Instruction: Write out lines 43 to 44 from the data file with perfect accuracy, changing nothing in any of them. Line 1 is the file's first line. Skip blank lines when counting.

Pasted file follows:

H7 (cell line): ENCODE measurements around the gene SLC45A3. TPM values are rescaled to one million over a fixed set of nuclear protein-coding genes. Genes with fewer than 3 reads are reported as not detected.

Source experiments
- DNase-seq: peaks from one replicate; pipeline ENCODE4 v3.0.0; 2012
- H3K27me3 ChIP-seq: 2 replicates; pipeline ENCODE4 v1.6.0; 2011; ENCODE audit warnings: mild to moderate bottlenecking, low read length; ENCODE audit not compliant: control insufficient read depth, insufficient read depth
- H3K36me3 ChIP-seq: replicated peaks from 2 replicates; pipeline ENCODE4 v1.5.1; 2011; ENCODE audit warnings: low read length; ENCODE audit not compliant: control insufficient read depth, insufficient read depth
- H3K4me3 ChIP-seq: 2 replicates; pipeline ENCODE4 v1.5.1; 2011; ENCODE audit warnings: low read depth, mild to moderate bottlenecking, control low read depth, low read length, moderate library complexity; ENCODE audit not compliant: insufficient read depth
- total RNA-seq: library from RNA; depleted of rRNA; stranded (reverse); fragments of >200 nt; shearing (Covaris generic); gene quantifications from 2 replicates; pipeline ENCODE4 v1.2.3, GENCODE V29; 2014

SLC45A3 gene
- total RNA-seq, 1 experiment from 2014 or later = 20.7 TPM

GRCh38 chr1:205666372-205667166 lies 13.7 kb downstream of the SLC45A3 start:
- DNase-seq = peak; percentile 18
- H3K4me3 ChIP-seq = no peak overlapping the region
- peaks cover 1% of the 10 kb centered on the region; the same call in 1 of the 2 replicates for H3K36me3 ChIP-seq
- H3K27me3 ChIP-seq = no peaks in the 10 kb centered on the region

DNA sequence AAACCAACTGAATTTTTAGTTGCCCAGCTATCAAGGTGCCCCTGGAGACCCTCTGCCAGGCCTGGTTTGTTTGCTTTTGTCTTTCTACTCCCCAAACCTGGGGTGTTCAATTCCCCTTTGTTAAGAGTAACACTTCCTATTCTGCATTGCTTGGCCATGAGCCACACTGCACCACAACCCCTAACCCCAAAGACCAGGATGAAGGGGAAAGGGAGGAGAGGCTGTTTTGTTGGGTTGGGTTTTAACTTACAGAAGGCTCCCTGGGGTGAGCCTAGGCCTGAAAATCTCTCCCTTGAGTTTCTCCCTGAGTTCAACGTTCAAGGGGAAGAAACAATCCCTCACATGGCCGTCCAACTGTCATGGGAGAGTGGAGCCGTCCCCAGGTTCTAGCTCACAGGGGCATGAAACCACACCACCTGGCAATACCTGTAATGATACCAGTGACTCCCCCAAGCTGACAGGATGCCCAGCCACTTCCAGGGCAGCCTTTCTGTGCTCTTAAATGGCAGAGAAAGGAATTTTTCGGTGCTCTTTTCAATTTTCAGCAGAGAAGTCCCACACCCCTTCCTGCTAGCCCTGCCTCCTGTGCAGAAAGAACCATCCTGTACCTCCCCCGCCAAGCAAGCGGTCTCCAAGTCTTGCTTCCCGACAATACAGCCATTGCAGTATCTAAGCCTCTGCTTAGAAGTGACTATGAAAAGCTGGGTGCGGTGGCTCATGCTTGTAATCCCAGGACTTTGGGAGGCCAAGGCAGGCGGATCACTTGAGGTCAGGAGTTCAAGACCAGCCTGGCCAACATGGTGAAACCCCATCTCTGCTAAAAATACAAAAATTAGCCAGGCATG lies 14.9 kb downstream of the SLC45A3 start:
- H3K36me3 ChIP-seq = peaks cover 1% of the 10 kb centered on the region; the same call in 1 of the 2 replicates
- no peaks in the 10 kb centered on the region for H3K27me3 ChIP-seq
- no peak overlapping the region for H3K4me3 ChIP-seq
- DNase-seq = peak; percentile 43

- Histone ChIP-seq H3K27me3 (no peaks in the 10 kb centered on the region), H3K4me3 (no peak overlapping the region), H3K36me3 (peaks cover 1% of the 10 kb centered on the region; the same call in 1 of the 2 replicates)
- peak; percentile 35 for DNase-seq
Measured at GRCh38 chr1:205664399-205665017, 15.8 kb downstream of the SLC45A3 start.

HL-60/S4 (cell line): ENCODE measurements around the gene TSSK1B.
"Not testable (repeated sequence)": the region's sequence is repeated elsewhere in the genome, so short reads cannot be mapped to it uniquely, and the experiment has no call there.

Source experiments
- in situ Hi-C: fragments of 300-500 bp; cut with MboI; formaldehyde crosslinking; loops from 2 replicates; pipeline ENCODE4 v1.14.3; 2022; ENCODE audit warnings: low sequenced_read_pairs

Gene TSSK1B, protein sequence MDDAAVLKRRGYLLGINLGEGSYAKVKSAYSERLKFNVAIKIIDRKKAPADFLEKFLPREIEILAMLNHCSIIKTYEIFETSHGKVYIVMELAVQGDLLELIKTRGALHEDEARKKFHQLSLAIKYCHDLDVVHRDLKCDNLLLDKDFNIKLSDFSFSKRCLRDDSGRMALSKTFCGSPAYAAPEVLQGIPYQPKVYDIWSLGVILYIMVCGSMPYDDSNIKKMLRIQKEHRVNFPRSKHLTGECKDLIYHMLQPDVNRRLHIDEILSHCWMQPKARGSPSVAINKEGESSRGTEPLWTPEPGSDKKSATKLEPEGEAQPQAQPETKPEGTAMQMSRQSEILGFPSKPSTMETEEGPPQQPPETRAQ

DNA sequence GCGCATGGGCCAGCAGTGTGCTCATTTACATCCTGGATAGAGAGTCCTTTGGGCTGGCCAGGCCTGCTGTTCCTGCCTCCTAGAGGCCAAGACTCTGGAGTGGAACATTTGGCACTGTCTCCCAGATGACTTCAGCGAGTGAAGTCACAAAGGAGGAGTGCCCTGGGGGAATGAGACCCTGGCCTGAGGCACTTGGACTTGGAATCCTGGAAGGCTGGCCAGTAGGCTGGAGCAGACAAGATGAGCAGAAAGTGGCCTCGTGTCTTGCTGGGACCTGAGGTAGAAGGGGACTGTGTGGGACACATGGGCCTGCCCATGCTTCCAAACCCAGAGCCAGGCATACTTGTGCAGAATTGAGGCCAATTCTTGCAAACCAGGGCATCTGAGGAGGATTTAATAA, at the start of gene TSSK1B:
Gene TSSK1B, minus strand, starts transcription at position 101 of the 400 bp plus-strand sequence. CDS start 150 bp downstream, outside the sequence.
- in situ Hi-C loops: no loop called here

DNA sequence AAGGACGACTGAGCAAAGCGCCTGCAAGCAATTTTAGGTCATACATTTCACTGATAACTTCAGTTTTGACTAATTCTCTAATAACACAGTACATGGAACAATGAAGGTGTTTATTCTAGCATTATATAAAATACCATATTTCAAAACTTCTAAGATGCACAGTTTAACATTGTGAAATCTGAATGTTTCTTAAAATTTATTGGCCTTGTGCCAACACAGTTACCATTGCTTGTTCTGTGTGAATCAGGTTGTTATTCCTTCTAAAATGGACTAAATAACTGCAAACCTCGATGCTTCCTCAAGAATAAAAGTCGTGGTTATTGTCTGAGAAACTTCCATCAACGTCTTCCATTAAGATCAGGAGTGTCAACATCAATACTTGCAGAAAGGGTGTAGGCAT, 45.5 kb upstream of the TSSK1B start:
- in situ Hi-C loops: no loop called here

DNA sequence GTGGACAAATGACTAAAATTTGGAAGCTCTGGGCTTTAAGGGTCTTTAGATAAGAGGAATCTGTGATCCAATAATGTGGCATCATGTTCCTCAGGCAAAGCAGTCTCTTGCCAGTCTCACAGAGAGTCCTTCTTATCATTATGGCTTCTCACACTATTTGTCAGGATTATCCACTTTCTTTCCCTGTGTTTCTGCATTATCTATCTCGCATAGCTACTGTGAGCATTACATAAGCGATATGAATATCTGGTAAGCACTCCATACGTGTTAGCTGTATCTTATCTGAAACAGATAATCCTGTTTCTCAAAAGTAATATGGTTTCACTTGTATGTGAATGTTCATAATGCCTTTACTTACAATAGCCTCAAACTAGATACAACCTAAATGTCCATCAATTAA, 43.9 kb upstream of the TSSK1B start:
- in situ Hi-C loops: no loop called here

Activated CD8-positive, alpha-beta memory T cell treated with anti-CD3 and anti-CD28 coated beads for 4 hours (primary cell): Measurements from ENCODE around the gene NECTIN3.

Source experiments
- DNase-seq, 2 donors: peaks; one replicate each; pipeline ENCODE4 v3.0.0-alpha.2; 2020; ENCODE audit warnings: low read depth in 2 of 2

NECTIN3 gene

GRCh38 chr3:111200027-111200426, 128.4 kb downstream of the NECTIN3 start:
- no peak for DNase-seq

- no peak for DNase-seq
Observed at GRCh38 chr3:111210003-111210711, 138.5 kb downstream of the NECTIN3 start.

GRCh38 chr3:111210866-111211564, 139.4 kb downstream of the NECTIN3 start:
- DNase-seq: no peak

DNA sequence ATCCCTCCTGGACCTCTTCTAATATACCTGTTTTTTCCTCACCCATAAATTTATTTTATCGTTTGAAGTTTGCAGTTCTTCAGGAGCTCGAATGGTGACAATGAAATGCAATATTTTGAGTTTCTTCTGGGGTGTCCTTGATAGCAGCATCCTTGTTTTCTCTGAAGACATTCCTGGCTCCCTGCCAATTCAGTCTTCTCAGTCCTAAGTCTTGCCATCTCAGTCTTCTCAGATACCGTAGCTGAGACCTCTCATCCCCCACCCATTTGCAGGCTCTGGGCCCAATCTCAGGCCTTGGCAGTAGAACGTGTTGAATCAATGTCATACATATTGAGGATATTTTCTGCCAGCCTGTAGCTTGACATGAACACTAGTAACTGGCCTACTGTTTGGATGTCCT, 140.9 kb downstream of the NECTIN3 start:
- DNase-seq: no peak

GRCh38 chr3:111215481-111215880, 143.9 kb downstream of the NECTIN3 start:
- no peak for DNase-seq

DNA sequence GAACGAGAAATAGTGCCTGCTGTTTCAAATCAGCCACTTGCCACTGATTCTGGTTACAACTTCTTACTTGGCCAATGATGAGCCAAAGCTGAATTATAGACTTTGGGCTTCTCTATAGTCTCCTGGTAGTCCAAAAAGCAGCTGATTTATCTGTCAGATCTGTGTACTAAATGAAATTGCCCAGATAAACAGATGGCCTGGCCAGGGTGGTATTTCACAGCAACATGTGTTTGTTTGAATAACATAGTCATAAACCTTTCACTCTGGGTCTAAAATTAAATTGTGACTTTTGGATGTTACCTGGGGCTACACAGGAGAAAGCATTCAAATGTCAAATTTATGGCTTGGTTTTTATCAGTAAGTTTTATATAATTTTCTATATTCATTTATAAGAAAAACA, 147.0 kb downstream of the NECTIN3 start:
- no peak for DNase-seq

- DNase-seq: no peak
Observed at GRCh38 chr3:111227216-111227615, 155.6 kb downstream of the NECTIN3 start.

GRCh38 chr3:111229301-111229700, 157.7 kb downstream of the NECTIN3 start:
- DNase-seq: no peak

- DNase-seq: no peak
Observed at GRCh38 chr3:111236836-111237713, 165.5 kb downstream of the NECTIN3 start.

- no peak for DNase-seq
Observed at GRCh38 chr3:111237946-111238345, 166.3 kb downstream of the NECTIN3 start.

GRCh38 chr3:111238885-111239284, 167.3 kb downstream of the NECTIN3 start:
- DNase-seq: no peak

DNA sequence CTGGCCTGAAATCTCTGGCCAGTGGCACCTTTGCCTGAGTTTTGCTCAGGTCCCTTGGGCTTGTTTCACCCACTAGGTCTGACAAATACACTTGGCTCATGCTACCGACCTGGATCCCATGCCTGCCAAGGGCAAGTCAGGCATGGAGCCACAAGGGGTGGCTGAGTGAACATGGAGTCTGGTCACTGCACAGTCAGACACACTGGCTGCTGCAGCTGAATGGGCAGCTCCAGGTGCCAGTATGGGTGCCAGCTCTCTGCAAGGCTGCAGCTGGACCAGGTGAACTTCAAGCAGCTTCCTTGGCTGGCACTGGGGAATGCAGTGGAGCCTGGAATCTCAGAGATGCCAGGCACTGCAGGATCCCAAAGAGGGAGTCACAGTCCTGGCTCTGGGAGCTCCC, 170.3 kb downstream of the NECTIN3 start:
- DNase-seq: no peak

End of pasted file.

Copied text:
GRCh38 chr3:111210866-111211564, 139.4 kb downstream of the NECTIN3 start:
- DNase-seq: no peak